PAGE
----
The Declarer (Floyd McWilliams' Blog)

Friday, January 03, 2003


Have you seen the blog version of Samuel Pepys' Diary, run by Phil Gyford? If not, you should check it out. The diary entries being published are from the year 1660.

It's interesting to read Pepys' early modern English. On Jan 2nd Pepys wrote:


... so returned to Mr. Crew’s again, and from thence went along with Mrs. Jemimah home, and there she taught me how to play at cribbage.


Nowadays we would say she taught me how to play cribbage, leaving out the preposition. To play at is a French idiom -- jouer à. Middle English borrowed a ton of words and idioms from French, because England had been conquered by French-Norse people. I assume that to play at was imported from French, then discarded.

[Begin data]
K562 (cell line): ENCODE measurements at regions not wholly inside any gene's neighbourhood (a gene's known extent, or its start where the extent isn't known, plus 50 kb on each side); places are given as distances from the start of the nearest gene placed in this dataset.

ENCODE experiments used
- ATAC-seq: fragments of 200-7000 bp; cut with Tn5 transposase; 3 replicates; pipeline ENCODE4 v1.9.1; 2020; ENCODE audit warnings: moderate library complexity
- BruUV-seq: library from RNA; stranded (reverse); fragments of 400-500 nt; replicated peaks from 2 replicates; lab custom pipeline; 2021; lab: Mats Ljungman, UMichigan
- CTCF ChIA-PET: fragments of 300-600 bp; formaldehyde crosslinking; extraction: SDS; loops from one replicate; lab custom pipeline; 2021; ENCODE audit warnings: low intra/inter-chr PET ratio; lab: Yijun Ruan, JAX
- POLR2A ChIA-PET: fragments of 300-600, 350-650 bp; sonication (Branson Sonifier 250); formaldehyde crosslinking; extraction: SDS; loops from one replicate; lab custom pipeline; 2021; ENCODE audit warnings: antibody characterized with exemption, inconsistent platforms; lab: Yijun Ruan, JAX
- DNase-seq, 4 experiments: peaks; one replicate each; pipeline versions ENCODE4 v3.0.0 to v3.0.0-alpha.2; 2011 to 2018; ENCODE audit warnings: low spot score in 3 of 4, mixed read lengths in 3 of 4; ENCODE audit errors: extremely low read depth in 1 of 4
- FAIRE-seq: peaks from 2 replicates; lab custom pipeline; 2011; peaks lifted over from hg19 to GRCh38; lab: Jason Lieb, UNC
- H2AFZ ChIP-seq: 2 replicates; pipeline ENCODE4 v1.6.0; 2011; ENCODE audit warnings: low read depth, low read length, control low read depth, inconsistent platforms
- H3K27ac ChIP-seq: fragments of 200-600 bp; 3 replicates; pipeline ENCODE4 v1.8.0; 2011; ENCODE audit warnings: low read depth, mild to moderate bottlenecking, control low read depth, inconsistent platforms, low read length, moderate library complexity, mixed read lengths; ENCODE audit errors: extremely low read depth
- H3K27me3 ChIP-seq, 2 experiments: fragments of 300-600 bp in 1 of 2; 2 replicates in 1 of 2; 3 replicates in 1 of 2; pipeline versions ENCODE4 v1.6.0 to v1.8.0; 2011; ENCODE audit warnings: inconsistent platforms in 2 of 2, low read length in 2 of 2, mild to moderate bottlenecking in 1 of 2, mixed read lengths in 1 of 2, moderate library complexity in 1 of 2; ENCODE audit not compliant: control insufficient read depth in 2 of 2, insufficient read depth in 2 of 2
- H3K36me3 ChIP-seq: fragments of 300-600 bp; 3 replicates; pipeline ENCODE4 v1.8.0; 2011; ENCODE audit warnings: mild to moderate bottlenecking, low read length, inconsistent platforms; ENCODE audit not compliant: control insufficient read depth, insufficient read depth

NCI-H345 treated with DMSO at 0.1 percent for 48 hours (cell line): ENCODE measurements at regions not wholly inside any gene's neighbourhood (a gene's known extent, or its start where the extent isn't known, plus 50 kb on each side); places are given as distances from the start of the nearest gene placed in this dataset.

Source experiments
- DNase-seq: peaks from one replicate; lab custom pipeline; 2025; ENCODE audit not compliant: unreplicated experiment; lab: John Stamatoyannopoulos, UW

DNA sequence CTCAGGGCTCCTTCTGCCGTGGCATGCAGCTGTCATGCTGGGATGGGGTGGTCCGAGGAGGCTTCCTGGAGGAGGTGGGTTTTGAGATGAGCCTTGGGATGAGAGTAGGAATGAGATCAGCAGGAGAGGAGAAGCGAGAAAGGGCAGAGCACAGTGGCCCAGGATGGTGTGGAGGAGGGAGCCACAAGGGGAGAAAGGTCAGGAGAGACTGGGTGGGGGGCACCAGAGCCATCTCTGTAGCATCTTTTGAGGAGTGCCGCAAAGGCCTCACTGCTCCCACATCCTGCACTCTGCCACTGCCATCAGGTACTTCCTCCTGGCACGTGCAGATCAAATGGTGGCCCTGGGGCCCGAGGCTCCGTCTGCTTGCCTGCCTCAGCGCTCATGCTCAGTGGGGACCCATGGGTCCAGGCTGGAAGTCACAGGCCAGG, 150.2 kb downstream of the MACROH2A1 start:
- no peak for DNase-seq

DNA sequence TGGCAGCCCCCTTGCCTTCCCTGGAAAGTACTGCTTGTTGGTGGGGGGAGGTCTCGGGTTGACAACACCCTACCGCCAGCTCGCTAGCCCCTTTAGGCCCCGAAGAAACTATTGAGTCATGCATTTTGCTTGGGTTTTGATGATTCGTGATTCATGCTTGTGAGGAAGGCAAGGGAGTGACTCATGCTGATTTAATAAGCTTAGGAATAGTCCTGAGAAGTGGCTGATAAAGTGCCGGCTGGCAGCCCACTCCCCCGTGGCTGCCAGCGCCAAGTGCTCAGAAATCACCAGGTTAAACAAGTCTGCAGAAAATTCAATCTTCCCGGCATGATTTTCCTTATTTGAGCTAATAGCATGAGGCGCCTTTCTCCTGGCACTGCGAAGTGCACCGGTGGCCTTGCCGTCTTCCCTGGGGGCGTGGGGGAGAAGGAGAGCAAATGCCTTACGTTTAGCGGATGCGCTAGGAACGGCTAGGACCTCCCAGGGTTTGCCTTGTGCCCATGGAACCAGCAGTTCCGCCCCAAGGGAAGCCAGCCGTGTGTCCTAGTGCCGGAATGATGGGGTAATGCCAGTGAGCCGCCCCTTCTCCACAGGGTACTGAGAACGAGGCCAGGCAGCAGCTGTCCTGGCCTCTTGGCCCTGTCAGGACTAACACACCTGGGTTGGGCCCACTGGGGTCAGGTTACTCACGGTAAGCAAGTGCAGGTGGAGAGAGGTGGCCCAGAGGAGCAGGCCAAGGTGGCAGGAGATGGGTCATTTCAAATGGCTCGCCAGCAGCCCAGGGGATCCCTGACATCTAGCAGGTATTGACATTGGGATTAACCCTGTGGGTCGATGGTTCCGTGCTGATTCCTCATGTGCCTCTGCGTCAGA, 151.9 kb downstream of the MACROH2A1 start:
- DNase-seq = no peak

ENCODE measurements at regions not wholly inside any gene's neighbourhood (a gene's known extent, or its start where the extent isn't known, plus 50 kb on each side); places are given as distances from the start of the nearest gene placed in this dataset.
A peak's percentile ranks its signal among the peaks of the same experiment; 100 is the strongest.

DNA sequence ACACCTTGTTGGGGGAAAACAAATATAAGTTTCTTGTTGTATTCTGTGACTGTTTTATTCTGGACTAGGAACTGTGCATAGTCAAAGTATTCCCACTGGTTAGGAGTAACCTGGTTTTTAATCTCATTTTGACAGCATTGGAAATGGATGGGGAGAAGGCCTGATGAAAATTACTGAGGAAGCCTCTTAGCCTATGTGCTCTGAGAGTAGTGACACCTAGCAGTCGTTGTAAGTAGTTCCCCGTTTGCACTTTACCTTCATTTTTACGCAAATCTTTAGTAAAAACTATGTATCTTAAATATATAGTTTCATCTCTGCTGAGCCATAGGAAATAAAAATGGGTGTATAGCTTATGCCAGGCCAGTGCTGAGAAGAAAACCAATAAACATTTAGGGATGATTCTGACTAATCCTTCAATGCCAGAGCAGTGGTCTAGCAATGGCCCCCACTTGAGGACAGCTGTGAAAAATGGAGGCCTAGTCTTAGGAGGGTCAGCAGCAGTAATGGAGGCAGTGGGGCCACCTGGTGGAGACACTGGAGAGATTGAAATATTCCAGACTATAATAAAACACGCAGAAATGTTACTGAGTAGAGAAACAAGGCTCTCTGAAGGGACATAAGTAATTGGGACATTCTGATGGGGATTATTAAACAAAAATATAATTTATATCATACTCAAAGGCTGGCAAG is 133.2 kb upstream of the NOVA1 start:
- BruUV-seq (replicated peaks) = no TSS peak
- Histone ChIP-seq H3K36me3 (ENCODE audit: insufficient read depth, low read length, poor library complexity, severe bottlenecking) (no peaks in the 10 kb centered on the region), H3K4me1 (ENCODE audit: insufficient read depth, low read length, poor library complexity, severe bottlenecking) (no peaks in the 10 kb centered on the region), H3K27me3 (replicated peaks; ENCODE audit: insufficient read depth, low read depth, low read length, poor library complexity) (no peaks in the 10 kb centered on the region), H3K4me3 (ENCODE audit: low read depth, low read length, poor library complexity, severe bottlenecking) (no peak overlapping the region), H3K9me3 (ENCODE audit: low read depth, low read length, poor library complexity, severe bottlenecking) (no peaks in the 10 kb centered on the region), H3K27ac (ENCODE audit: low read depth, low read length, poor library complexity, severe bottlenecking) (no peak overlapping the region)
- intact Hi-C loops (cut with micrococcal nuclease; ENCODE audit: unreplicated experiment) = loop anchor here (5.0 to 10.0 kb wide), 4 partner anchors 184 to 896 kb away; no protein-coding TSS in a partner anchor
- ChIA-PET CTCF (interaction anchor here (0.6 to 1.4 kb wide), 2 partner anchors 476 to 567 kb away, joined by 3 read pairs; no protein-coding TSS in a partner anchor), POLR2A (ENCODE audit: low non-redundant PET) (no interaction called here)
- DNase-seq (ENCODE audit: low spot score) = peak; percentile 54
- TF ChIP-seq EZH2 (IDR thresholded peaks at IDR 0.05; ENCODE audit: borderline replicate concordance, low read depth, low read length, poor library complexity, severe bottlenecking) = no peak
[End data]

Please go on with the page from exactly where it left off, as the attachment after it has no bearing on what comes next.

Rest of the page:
Here is a very strange example of French influence on English: The second person possessive pronoun, meaning "belonging to us", was spelled ure in Old English. Old English is pronounced like Latin, so ure is pronounced oo-ray. In Middle English this word was spelled according to French rules, so it became oure or our. Later the English began to pronounce this spelling by English rules -- this changing the pronunciation to ow-er.


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